Wednesday, August 31, 2011

August Books

A Secret Kept by Tatiana de Rosnay (Sarah’s Key) fails to live up to her previous successful novel. Parisian architect Antoine Rey and his sister, Mélanie, celebrate her 40th birthday where they vacationed until their mother died there in 1974. Upon returning, Mélanie is gripped by a shocking repressed memory of her mother’s affair and loses control of the car. A skeptical Antoine investigates as an upsetting chain of events unfurls in his own family. “This perceptive portrait of a middle-aged man's delayed coming-of-age story rates as a seductive, suspenseful, and trés formidable keeper.”

The Autobiography of Mrs. Tom Thumb by Melanie Benjamin provides the life story of the two-foot eight-inches tall Mercy Lavinia “Vinnie” Bump over a century after her story-book life. Although encouraged to live a life hidden away from the public, she becomes a ‘showboat freak,’ then reaches out to impresario P. T. Barnum, marries the tiny superstar General Tom Thumb in the wedding of the century, and became the world’s most unexpected celebrity. An engaging novel of public triumphs and personal tragedies, this “is the irresistible epic of a heroine who conquered the country with a heart as big as her dreams.”

* The Snowman by Norwegian author Jo Nesbø has been translated into 40 languages and compared to Stieg Larsson fans and Tom Harris. A child wakes up to find his mother has disappeared and, a snowman has appeared out of nowhere, the calling card of a terrifying serial killer. “Brilliantly crafted, this credible and dark page-turner fully fleshes out the characters. “ Is the Snowman a suspicious doctor, a notorious playboy, or someone on the police force? Despite a few improbabilities, the plot is intense and the book is hard to put down.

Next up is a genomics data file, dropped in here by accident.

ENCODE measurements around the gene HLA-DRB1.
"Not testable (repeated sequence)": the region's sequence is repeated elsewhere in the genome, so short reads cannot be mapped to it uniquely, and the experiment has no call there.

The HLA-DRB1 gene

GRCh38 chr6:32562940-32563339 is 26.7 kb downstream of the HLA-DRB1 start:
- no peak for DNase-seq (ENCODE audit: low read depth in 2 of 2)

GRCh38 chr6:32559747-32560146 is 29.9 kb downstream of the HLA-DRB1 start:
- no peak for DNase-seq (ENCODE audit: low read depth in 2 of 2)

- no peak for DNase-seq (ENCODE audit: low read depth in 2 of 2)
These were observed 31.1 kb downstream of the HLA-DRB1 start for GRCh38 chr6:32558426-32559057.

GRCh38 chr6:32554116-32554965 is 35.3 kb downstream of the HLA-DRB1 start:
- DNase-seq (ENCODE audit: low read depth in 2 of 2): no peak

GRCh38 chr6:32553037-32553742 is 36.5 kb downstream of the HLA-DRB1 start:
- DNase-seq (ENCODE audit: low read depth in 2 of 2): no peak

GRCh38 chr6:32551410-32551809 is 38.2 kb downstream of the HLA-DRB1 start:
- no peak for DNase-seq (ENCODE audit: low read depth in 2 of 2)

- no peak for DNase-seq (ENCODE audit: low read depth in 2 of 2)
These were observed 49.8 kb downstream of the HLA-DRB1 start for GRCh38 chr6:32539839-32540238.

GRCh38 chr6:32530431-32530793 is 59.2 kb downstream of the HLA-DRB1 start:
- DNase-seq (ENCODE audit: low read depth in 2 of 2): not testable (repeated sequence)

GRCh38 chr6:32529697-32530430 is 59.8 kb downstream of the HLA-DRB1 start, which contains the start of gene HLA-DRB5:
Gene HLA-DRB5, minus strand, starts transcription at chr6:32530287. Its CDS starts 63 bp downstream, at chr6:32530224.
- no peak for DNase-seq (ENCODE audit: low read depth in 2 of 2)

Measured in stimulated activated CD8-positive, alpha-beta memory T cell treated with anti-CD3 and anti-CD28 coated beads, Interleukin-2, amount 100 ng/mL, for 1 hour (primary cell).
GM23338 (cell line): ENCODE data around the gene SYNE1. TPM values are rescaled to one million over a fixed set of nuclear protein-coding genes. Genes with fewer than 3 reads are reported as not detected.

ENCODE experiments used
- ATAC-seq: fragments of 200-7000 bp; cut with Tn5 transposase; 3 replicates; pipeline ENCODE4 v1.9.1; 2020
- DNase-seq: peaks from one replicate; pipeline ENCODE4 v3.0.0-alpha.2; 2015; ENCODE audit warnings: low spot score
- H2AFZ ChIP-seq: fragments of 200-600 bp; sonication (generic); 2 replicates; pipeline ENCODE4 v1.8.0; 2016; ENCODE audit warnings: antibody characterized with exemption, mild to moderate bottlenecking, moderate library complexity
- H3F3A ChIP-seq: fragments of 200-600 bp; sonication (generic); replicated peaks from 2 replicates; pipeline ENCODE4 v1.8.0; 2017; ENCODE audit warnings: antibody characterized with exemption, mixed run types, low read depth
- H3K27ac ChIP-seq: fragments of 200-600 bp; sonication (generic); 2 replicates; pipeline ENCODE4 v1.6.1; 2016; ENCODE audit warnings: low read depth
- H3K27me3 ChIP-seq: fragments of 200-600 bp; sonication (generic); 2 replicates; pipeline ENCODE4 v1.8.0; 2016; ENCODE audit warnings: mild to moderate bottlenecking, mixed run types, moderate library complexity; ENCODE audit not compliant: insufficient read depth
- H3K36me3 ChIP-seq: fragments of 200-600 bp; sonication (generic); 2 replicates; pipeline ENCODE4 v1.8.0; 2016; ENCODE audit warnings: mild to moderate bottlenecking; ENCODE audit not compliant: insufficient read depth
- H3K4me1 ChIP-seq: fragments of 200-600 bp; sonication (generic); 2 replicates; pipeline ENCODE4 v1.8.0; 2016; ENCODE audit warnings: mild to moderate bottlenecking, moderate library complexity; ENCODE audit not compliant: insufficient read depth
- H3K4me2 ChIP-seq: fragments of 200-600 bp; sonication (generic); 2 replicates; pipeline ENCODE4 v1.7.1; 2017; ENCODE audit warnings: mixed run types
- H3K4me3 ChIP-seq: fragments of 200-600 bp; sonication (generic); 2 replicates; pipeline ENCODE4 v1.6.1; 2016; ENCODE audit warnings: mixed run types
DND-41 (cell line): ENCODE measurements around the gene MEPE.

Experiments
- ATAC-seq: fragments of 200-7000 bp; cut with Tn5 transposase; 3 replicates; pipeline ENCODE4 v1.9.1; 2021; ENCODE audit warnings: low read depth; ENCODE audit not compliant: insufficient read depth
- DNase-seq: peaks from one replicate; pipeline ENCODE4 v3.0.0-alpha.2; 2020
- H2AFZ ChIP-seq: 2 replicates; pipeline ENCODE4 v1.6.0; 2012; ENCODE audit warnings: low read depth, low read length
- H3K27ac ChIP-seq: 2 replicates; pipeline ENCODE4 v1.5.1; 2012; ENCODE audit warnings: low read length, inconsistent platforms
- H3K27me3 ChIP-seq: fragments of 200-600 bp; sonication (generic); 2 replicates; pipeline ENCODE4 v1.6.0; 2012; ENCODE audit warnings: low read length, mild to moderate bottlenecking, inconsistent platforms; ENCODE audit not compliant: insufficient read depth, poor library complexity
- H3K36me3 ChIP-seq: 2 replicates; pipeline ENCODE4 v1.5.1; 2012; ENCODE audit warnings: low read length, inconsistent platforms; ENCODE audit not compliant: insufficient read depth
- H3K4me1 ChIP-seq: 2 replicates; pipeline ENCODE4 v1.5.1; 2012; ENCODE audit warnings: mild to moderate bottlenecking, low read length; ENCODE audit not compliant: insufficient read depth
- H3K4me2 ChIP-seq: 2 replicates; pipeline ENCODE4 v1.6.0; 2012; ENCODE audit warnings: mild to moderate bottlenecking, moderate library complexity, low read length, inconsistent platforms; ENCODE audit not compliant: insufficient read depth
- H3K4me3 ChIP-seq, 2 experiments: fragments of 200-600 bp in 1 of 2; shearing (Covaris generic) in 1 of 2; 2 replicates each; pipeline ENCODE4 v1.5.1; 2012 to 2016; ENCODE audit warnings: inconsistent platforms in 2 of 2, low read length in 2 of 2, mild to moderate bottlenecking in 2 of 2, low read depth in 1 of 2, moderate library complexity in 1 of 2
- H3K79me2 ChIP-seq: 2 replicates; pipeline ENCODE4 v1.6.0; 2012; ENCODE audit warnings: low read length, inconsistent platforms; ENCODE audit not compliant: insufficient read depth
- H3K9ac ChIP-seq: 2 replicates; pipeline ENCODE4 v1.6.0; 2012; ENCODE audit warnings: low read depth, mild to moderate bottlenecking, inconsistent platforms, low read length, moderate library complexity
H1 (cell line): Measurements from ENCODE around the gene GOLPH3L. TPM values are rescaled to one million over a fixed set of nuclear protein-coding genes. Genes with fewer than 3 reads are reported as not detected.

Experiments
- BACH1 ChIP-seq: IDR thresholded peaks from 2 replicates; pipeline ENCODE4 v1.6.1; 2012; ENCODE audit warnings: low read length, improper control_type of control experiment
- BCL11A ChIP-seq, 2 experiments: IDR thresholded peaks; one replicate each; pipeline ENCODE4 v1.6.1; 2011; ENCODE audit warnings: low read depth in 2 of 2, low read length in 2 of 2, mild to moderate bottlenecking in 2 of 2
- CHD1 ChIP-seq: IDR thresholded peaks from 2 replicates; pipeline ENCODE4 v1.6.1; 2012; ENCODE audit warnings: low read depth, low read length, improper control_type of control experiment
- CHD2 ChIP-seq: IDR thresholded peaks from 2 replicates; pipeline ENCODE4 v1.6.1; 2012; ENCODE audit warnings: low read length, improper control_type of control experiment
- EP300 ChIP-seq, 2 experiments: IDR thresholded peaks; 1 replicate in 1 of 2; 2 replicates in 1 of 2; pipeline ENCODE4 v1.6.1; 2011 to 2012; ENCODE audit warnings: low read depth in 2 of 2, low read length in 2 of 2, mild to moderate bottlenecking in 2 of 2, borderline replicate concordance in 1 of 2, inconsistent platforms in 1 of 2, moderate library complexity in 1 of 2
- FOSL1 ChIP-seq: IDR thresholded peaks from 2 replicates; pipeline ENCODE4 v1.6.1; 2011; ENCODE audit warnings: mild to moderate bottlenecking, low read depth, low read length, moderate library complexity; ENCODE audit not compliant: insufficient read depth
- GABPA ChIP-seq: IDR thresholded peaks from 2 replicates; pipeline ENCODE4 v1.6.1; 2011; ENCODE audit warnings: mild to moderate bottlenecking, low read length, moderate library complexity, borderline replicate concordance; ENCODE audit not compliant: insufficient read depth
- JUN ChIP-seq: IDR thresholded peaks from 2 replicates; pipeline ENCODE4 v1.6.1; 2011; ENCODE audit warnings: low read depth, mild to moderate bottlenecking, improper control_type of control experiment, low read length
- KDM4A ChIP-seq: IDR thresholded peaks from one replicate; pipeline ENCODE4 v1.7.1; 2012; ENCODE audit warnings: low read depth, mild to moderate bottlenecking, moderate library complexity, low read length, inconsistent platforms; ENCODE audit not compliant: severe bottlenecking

Sunset Park by Paul Auster is a decent novel by a much respected writer. New York native Miles Heller now cleans out foreclosed south Florida homes, falls in love with an underage girl and flees to Brooklyn where he moves in with a group of artists squatting in the borough's Sunset Park neighborhood. The narrative broadens to take in the lives of Miles's roommates and estranged parents. “The fractured narrative takes in an impressive swath of life and (recent) history.

**Father of the Rain by Whiting Award–winner Lily King is narrated by the insightful daughter of an alcoholic father, follows their evolving relationship over four decades. Daley watches her charismatic WASPy father flounder through divorce, disgrace and increasing alcoholism. With a caring, socially responsible mother and self-imposed distance from him, she eventually returns to her father's side after he is no longer capable of living alone. Dealing with deep and complex emotions, “King's latest is original and deftly drawn, the work of a master psychological portraitist.”

*The Last Werewolf by Glen Duncan is “one of the most original, audacious, and terrifying novels in years.” Jake is over 200, but nonstop sex and exercise with a high protein diet have kept him physically healthy, but so distraught and lonely he is actually contemplating suicide—even if it means ending a thousand years old legend. “…A powerful, definitive new version of the werewolf legend—mesmerizing and incredibly sexy.”

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